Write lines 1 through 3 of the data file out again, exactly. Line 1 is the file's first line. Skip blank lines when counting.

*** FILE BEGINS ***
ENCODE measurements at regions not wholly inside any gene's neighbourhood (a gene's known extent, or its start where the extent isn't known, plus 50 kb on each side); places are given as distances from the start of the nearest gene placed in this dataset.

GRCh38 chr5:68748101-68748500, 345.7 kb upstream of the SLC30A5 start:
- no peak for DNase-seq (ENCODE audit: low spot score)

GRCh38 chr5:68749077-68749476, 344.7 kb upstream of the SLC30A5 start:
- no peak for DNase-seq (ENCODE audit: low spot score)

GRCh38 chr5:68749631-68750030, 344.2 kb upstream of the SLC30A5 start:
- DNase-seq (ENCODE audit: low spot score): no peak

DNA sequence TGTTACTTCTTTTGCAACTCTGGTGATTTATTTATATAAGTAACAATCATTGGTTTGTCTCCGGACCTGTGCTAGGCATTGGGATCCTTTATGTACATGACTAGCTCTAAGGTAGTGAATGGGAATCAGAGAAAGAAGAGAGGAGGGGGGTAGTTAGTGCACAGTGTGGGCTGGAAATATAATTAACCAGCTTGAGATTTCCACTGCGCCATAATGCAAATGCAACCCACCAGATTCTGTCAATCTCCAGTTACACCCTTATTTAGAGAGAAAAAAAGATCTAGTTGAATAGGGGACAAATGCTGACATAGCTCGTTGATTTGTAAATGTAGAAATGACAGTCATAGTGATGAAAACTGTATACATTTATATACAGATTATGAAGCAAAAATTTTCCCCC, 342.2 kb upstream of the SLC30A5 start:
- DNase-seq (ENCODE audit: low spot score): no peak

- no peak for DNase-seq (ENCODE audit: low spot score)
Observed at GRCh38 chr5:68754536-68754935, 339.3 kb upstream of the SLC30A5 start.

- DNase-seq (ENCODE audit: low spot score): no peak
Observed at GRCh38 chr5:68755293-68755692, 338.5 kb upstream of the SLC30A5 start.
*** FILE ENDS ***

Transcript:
ENCODE measurements at regions not wholly inside any gene's neighbourhood (a gene's known extent, or its start where the extent isn't known, plus 50 kb on each side); places are given as distances from the start of the nearest gene placed in this dataset.

GRCh38 chr5:68748101-68748500, 345.7 kb upstream of the SLC30A5 start:
- no peak for DNase-seq (ENCODE audit: low spot score)